SAN DIEGO — By about 3 p.m. local time Tuesday, in the cramped corner of a guest room on the 30th floor of the Manchester Grand Hyatt hotel, two portraits of Anthony Rendon’s free agency had emerged.

Scott Boras, Rendon’s agent, had described discussions as accelerating, including multiple teams, revolving around seven-year deals for the third baseman. But Mike Rizzo, the Washington Nationals’ general manager, the man who drafted Rendon in 2011 and watched him bloom into a star, had a different view. Rizzo didn’t “sense anything is imminent at this point.” Then Rizzo backtracked to say that could have changed since the last time he and Boras talked.

“That was a while ago,” Rizzo said, “so you never know.”

You never know. Those three words would be a sound motto for baseball’s offseason. Tracking the free agent market, and the Nationals’ approach to it, often feels like a game of fact or fiction. And that applies, maybe especially, to what they may or may not do at third base.

Rendon is the best available player in a group that includes him, Josh Donaldson, possibly Kris Bryant via trade and not much else. At the end of last week, managing principal owner Mark Lerner said the Nationals could not “afford” both Rendon and Stephen Strasburg. After bringing back Strasburg on a record-shattering, seven-year deal worth $245 million, it would seem Rendon’s time in Washington is finished. But Boras, who represents both players, feels that the structure of Strasburg’s contract — and the built-in payment deferrals — gives the Nationals flexibility to make a run at Rendon.

Rizzo has not ruled that out. He indicated, as recently as Monday, that ownership has always provided the resources to make a player such as Rendon fit. But the Nationals remain interested in Donaldson, according to multiple people with knowledge of their plans, and are prepared to pivot to chasing him as a relatively cheaper option if Rendon is beyond their budget. Rizzo has spoken with Donaldson’s agent, Dan Lozano, and described the conversations as similar to those for many players.

If the Nationals drag their feet, and let one falling domino drop another, there’s a chance they wind up with neither player. Rizzo’s company line is that the Nationals need an infielder. But given how much Rendon produced last season, and given the few viable options to replace him, what they need is a third baseman, and they need him to be very good.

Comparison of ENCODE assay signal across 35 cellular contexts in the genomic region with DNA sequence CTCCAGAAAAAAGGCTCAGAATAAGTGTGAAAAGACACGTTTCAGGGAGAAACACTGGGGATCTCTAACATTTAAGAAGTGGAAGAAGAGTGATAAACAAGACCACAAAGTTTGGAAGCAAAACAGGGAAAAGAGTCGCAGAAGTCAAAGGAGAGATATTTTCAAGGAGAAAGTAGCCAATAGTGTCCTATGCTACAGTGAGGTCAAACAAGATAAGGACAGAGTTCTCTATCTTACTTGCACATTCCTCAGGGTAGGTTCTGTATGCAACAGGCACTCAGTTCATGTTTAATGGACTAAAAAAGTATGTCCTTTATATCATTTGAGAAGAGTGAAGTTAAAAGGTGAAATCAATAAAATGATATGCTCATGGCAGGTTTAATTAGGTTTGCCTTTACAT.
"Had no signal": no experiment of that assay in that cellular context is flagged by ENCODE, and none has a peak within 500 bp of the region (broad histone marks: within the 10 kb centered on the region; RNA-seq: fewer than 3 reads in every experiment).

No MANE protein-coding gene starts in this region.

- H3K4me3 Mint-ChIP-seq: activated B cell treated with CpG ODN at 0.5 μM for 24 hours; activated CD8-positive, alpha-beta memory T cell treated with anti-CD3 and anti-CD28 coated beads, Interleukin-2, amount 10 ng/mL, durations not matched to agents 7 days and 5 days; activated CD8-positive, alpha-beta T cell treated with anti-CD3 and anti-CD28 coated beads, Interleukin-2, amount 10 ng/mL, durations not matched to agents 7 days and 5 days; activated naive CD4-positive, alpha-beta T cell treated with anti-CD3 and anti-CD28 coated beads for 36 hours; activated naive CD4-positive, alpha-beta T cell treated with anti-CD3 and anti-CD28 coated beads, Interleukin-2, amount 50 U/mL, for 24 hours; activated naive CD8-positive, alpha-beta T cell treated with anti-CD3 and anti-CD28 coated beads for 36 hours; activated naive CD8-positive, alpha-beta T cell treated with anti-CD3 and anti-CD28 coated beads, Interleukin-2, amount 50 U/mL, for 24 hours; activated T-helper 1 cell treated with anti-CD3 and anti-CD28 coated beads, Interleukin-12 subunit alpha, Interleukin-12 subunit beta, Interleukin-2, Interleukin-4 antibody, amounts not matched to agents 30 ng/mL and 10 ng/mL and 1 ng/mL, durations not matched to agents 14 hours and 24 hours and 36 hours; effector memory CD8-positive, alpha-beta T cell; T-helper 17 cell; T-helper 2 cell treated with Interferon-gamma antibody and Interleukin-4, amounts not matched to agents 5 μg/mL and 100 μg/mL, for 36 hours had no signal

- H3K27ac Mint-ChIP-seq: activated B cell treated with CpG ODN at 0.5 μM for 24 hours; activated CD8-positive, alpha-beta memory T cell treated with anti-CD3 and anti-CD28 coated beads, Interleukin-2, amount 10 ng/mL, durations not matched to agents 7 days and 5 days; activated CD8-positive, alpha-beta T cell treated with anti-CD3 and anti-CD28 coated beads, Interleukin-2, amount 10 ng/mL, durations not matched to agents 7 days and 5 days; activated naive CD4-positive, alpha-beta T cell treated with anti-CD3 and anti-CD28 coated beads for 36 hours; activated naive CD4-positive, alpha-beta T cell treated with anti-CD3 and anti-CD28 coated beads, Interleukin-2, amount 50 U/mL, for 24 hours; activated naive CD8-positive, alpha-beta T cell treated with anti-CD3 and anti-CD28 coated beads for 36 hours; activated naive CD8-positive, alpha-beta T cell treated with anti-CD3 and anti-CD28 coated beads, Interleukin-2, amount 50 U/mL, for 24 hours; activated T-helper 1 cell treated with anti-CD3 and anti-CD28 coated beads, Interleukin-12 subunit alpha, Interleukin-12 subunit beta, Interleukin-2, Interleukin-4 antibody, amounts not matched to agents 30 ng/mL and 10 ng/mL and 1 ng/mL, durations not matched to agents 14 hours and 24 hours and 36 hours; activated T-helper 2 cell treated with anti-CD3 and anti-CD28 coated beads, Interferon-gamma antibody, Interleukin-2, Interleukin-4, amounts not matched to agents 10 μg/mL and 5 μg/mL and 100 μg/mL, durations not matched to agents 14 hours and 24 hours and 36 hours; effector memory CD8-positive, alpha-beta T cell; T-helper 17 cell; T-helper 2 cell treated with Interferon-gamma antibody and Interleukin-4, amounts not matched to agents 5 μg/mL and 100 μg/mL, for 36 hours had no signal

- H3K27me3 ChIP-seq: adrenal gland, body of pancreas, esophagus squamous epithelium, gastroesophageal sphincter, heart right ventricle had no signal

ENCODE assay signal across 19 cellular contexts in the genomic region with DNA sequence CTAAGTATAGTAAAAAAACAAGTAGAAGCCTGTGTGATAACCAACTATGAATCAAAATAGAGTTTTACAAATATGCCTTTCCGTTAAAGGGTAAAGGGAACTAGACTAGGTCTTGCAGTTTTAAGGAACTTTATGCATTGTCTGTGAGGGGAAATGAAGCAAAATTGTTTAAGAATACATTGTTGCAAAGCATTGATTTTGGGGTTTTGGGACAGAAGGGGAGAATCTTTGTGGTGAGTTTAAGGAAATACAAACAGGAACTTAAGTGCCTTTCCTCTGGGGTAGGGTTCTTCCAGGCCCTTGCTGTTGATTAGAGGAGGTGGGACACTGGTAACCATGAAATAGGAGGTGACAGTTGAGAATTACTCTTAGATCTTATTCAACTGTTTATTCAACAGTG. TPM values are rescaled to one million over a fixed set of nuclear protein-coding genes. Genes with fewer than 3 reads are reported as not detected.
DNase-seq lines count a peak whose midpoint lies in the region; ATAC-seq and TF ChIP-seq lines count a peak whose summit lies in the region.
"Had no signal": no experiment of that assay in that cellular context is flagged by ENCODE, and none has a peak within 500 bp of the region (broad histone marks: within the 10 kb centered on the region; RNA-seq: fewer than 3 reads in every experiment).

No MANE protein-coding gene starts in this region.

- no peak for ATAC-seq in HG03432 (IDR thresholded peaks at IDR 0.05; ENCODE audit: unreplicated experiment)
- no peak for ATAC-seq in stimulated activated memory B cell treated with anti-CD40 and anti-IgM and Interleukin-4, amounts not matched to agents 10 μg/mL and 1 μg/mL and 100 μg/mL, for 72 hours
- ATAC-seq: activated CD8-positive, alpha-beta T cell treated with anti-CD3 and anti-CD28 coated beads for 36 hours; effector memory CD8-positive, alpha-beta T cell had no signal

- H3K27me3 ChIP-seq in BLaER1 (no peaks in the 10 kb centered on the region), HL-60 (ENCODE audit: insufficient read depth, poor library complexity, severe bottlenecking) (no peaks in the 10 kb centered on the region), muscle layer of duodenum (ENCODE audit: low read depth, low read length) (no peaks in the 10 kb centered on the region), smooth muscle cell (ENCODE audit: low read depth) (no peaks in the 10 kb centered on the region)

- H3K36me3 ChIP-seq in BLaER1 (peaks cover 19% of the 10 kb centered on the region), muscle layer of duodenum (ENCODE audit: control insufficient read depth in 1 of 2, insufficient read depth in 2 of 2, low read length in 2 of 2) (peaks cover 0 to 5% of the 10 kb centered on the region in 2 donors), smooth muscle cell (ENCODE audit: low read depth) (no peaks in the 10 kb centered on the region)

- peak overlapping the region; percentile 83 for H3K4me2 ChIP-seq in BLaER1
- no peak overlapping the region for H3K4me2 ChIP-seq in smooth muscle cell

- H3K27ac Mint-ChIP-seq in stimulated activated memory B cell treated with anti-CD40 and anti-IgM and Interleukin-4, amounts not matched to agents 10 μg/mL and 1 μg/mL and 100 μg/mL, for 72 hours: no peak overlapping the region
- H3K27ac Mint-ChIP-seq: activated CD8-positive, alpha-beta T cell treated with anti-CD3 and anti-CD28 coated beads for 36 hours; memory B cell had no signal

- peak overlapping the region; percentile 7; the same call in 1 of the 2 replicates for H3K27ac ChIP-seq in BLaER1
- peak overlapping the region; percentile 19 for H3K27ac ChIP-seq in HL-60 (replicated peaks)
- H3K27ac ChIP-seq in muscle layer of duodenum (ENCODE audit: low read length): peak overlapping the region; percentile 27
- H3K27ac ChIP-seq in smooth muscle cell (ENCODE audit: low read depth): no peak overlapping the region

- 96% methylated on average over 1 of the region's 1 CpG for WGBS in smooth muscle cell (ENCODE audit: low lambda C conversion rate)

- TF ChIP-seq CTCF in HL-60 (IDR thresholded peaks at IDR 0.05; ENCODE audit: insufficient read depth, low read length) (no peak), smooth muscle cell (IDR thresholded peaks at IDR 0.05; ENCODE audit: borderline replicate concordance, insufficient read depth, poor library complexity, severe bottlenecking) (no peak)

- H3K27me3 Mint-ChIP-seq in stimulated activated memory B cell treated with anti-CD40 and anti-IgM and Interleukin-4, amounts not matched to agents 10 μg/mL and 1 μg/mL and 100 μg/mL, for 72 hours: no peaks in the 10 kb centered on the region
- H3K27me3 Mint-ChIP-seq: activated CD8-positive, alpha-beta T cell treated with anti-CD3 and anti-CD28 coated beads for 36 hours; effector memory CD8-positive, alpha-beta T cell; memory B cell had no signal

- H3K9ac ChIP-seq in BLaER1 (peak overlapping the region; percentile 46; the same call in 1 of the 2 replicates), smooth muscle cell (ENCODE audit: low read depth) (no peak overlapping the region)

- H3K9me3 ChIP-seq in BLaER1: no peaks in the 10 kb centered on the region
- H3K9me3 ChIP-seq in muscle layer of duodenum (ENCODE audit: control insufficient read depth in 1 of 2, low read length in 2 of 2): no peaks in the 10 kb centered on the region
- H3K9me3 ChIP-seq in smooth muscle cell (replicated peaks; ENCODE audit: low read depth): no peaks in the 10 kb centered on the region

“There are a number of teams we’re talking to about Anthony. The negotiations are current and active,” Boras said Tuesday. “There’s been numerous offers made by many teams, and Anthony’s just kind of evaluating it. We’re in the process of going back and forth with a lot of clubs.”

Boras expects Rendon’s contract to be in the seven-year range. He has not publicly stated an expectation for money, but he has long been set on making Rendon the highest-paid third baseman in baseball. That is currently Nolan Arenado, who signed an eight-year, $260 million extension with the Colorado Rockies this spring. That contract carries an average annual value of $32.5 million. If Rendon seeks a seven-year deal that beats that number, if only marginally, the price could be between $230 million and $240 million.

The Nationals’ books got a lot tighter after signing Strasburg, but deferrals, a hallmark of many of their contracts, lessen the immediate costs. About $80 million of Strasburg’s total money is deferred and will be paid with interest within three years after the deal ends, according to a person with knowledge of the terms. If Washington plans to stay below the competitive balance tax threshold, set at $208 million for 2020, it has an estimated $40 million left to spend.

That’s when Lerner’s comments gain more credibility. But Boras feels they are already out of date.

“I think Mark’s comments were before the Strasburg negotiations were complete,” Boras said. “And that contract structure that Stephen did allowed certainly an opening and a consideration. … So I think it’s something that clearly opens doors for them [with Rendon].”

It is Boras’s job to drum up a bidding war for his clients. Losing a team, especially a high-spending team such as the Nationals, hurts that effort, even if Rendon’s market also includes the Los Angeles Dodgers, Los Angeles Angels and Texas Rangers, according to reports and those with knowledge of his free agency. Boras’s perspective is still rooted in keeping as many clubs as possible in the conversation.

But Strasburg has long been set on playing for a competitive franchise, and he even lobbied ownership to bring back Rendon, according to people with knowledge of those discussions. Rendon was a key piece in the Nationals’ World Series run. He and Strasburg have played together for seven seasons, and the pitcher doesn’t want that to change. Yet if it does, and the Nationals are forced to fill a gaping hole, Donaldson is the logical next option.

The 34-year-old hit 37 homers and posted a .259 batting average, .379 on-base percentage and .521 slugging percentage for the Atlanta Braves in 2019. He did that on a one-year, $23 million contract, betting on himself, and is seeking a multiyear deal. Reports indicate Donaldson could be asking for as many as four years. The expected average annual value is around $25 million. He is cheaper than Rendon and requires a shorter-term investment, and the Nationals are balancing their interest in two sweepstakes.

It’s hard to say how long they have to pick a direction and stick to it. This time of year, you never know.

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